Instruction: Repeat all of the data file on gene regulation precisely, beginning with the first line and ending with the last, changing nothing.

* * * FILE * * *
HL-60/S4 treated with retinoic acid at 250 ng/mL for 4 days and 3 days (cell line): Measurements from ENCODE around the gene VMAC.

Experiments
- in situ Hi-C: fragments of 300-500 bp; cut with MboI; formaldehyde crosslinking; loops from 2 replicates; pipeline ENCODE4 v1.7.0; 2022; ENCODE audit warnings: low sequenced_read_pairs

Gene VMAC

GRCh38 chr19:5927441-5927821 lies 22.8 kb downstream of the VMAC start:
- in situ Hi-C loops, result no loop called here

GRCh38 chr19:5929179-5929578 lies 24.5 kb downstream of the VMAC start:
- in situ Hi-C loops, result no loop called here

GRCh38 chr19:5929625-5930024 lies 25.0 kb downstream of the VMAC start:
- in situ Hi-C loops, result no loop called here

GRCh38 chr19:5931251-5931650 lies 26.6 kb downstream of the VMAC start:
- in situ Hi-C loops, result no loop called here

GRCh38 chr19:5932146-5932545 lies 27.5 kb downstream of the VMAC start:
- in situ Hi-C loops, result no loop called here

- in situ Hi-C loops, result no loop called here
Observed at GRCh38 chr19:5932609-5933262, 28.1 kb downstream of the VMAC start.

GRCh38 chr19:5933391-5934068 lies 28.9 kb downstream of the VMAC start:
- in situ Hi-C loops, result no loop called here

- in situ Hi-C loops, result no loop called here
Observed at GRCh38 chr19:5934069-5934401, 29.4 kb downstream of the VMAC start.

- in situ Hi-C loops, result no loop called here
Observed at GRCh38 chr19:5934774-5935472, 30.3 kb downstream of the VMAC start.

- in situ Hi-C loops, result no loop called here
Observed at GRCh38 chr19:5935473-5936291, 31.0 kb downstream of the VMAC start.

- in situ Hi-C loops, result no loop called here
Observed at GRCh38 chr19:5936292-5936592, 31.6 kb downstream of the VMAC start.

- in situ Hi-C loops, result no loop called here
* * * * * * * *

HL-60/S4 treated with retinoic acid at 250 ng/mL for 4 days and 3 days (cell line): Measurements from ENCODE around the gene VMAC.

Experiments
- in situ Hi-C: fragments of 300-500 bp; cut with MboI; formaldehyde crosslinking; loops from 2 replicates; pipeline ENCODE4 v1.7.0; 2022; ENCODE audit warnings: low sequenced_read_pairs

Gene VMAC

GRCh38 chr19:5927441-5927821 lies 22.8 kb downstream of the VMAC start:
- in situ Hi-C loops, result no loop called here

GRCh38 chr19:5929179-5929578 lies 24.5 kb downstream of the VMAC start:
- in situ Hi-C loops, result no loop called here

GRCh38 chr19:5929625-5930024 lies 25.0 kb downstream of the VMAC start:
- in situ Hi-C loops, result no loop called here

GRCh38 chr19:5931251-5931650 lies 26.6 kb downstream of the VMAC start:
- in situ Hi-C loops, result no loop called here

GRCh38 chr19:5932146-5932545 lies 27.5 kb downstream of the VMAC start:
- in situ Hi-C loops, result no loop called here

- in situ Hi-C loops, result no loop called here
Observed at GRCh38 chr19:5932609-5933262, 28.1 kb downstream of the VMAC start.

GRCh38 chr19:5933391-5934068 lies 28.9 kb downstream of the VMAC start:
- in situ Hi-C loops, result no loop called here

- in situ Hi-C loops, result no loop called here
Observed at GRCh38 chr19:5934069-5934401, 29.4 kb downstream of the VMAC start.

- in situ Hi-C loops, result no loop called here
Observed at GRCh38 chr19:5934774-5935472, 30.3 kb downstream of the VMAC start.

- in situ Hi-C loops, result no loop called here
Observed at GRCh38 chr19:5935473-5936291, 31.0 kb downstream of the VMAC start.

- in situ Hi-C loops, result no loop called here
Observed at GRCh38 chr19:5936292-5936592, 31.6 kb downstream of the VMAC start.

- in situ Hi-C loops, result no loop called here